There is nothing stopping you from carrying out an internal process whilst the police investigation is ongoing. In fact it would probably be desirable to do so as police investigations can take a long time to complete and to wait for its conclusion could be costly to the busines. However, it is important to consider that the employee may not want to engage in the internal process for fear of jeopardising their defence in the criminal case. Likewise, the police may be reluctant to share information that would prejudice the internal investigation. As seen recently with Sue Gray’s report into the alleged parties that took place at 10 Downing Street during lockdown, any internal investigation must strike a balance with the Police investigation and this is often to the detriment of the internal investigation.
Surely, I can suspend the employee?
In short, not necessarily. Suspension should never be a knee-jerk reaction and you should have reasonable and proper cause to suspend, for example if there is a clear risk to your business by the employee remaining at work. Remember, employees are paid their full salary while suspended so you’ll want to minimise any period of time they spend suspended and to complete any investigatory and disciplinary process as quickly as possible to minimise such cost. Waiting for the conclusion of a criminal investigation could therefore be particularly disadvantageous. You may therefore decide to take a commercial view and weigh up the cost of suspension pending both investigations with the cost of dismissing. However, we would always recommend that you seek legal advice before doing so in order to fully aware of the risks.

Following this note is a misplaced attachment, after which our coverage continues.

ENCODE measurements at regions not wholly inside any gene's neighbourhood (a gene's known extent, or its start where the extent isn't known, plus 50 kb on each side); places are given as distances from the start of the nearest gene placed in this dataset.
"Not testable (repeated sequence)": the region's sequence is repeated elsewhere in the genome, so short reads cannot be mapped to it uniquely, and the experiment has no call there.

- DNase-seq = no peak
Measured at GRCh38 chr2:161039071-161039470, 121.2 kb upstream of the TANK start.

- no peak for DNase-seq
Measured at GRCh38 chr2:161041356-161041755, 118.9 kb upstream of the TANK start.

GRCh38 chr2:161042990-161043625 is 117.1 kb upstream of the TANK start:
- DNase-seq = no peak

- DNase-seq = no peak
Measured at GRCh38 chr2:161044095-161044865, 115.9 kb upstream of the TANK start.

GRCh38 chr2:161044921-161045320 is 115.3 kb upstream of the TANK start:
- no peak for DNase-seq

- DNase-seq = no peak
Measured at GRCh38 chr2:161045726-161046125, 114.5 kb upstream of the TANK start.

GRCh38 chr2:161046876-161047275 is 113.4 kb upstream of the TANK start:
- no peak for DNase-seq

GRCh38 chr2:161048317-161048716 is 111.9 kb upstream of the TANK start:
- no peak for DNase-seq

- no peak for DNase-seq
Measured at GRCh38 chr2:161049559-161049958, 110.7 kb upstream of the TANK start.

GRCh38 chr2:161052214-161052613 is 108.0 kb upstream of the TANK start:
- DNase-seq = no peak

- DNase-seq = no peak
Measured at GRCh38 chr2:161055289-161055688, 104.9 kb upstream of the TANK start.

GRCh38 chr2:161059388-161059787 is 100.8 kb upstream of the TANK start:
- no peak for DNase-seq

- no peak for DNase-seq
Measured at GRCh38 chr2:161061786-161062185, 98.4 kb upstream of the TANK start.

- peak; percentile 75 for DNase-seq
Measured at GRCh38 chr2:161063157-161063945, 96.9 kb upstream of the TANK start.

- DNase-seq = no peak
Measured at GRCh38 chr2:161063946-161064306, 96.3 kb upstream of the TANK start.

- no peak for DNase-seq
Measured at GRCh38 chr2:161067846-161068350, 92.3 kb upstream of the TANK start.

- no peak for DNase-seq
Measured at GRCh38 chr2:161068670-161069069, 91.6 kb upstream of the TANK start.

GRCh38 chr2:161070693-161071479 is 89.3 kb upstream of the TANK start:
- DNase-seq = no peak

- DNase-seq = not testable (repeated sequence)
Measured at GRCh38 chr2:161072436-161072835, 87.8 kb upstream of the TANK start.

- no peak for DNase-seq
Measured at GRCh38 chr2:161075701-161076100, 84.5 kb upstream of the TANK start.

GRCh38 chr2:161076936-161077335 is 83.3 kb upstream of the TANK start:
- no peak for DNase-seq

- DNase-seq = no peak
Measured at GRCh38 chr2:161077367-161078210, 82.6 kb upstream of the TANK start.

What if the employee refuses to engage in the disciplinary process?
Whilst this stance may be understandable as doing so might prejudice the employee’s position in respect of the police investigation, it may make the internal investigations difficult or even impossible. However, all is not lost, where an employee who is charged with a criminal offence refuses, or is unable, to cooperate with disciplinary investigations and proceedings, you may still take action. The ACAS guidance recommends that the employer should advise the employee in writing that, unless further information is provided, it will make a disciplinary decision on the basis of the information available, and this could result in dismissal.
When should I wait for the Police investigation to finish?
If feasible, a formal disciplinary hearing should be convened as soon as possible, and the outcome should not normally be delayed pending the result of any criminal investigations or criminal proceedings.